Excerpt from The (Raleigh, NC) News and Observer’s Tech Xplore:
Every year in this country, millions of Americans head to court without a lawyer, even though it leaves them at a distinct disadvantage in many cases.
In some states, up to 80% to 90% of civil cases involve an unrepresented litigant—and often they are low-income or a member of a vulnerable population, a 2015 study from the George Washington University Law School found.
The same study found this was especially true in landlord-tenant matters, where it is typical for 90% of tenants to represent themselves while 90% of landlords appear with counsel.
Many people who are falling behind on debt payment or their mortgage don’t have the money to pay a lawyer. And without representation, some litigants, overwhelmed by trying to navigate complicated processes, might not even show up.
The consequences are very real. In landlord-tenant matters, it can lead to someone losing their home.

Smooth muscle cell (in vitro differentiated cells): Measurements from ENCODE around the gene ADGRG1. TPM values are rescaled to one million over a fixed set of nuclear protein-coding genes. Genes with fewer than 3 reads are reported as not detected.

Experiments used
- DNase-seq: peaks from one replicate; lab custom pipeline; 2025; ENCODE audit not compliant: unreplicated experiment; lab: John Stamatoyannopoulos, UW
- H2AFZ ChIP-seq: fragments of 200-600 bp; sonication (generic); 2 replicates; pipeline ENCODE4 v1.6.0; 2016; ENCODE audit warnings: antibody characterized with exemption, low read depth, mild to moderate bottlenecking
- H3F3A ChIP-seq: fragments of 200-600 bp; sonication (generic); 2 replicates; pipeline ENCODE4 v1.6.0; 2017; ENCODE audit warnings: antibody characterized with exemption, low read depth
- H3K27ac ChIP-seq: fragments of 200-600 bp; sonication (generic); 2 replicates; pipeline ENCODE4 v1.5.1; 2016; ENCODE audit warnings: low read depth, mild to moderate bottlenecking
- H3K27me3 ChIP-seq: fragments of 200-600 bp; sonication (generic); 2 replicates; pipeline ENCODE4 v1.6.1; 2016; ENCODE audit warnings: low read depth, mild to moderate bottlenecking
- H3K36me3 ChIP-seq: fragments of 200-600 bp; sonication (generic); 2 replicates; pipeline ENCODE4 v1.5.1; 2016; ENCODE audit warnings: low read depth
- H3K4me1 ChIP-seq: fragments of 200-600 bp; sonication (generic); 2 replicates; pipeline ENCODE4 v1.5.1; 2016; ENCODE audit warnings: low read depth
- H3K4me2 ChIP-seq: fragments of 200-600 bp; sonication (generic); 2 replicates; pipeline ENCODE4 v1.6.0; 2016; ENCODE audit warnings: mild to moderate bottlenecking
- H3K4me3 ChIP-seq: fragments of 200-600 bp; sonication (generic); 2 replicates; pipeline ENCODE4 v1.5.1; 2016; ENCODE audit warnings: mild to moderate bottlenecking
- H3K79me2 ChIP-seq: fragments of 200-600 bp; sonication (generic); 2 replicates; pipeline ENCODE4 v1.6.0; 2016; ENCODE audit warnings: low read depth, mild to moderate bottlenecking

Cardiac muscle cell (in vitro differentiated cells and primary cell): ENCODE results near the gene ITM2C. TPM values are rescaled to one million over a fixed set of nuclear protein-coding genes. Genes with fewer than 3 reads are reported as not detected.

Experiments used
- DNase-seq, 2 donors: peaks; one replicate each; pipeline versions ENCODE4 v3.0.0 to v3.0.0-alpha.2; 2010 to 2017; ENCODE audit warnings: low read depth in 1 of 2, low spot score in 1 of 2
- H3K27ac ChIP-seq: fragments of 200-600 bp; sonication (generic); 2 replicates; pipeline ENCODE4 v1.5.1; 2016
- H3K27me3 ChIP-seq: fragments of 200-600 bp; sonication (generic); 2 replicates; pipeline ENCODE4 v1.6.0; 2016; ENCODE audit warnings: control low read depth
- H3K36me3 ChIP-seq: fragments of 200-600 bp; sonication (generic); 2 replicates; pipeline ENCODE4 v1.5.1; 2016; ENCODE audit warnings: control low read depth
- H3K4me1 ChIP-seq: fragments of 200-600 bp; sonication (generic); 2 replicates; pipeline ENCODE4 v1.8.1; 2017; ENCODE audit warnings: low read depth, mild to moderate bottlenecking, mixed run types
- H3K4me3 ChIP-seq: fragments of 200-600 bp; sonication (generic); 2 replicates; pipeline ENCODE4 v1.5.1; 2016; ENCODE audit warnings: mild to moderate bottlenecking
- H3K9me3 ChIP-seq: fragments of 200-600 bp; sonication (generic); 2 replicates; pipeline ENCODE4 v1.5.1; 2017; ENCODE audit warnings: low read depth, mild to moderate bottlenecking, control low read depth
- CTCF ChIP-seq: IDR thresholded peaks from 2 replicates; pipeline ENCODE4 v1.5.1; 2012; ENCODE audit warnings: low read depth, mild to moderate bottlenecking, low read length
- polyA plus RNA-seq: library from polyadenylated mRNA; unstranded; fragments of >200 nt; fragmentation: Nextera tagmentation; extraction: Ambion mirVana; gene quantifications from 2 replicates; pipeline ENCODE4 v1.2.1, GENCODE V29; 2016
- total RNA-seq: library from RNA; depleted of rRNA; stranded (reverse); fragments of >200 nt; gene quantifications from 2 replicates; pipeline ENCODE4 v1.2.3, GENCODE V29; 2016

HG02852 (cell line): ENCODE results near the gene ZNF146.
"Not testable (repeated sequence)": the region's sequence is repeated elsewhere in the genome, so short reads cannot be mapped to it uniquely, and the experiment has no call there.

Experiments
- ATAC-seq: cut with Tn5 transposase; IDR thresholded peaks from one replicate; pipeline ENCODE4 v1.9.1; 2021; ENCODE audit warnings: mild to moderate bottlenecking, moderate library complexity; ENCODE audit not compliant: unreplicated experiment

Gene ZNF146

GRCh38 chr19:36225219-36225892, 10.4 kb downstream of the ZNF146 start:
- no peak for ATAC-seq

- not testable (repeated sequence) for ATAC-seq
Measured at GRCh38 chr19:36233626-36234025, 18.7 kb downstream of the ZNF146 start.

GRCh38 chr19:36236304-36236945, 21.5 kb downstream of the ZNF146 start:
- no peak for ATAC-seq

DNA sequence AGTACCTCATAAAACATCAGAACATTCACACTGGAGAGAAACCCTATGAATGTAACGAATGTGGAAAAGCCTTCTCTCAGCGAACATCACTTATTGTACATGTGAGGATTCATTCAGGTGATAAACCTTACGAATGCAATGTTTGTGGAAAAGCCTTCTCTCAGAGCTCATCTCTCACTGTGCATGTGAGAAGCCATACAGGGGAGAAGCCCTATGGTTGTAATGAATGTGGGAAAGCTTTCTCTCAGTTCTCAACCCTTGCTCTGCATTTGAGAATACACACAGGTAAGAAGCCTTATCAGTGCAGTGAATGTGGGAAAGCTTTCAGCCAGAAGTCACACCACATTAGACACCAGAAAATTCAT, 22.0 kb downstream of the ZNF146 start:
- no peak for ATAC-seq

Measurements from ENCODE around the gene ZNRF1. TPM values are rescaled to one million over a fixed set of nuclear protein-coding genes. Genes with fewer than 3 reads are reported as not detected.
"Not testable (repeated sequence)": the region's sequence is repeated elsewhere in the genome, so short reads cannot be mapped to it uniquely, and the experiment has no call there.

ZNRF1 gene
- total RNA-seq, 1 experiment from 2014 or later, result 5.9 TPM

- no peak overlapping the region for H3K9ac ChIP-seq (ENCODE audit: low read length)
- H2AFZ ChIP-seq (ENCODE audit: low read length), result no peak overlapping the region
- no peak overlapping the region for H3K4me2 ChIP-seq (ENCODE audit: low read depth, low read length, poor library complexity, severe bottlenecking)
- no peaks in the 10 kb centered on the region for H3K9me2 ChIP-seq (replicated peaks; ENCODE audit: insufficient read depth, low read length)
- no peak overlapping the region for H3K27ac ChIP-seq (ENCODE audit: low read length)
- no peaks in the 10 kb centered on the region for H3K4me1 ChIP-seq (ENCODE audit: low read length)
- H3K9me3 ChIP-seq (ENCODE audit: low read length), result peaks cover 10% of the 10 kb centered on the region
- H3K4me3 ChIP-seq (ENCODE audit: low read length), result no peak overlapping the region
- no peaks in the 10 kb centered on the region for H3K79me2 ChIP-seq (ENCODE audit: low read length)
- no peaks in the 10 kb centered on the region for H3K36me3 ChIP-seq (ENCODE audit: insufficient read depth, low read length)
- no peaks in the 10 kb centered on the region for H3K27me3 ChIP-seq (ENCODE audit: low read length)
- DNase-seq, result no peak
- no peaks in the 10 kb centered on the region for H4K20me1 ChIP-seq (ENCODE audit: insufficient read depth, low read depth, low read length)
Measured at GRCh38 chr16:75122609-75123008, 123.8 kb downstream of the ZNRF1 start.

A Durham startup, about to graduate from one of the largest startup accelerators in the country, thinks it can help those who can’t afford expensive counsel in civil cases.
Courtroom5 was founded by professors Sonja Ebron and Debra Slone—Ebron taught electrical engineering and Slone information and library science—and operates as a management platform for people who choose to represent themselves in court. The company’s platform offers a step-by-step guide to navigating civil cases, helps litigants know what paperwork or information they will need, and provides automated templates to write pleadings and motions.
— Zachary Eanes, News and Observer